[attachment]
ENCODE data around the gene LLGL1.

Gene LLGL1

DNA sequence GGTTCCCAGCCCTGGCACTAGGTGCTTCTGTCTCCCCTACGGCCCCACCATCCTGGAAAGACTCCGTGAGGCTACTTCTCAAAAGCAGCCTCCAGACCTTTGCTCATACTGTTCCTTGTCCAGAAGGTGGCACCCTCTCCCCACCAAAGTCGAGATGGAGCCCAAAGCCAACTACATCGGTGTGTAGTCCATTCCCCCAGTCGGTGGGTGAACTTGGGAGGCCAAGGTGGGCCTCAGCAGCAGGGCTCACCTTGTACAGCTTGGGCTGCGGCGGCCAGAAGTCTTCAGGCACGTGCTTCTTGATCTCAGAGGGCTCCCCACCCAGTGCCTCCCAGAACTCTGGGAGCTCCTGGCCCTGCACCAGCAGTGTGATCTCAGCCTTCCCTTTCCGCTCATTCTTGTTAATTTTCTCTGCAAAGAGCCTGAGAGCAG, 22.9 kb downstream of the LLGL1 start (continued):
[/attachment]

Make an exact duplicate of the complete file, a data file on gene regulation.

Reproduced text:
ENCODE data around the gene LLGL1.

Gene LLGL1

DNA sequence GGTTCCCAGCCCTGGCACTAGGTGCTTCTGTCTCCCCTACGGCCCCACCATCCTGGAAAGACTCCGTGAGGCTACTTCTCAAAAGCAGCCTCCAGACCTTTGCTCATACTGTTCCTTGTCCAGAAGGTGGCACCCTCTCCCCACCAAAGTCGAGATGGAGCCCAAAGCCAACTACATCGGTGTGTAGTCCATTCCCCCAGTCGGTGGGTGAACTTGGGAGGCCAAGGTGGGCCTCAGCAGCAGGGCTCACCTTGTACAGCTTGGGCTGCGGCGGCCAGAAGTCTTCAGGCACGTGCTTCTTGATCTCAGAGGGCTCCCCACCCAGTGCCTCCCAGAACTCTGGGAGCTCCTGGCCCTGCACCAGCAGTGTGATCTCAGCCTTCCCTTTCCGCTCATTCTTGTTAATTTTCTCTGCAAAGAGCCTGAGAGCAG, 22.9 kb downstream of the LLGL1 start (continued):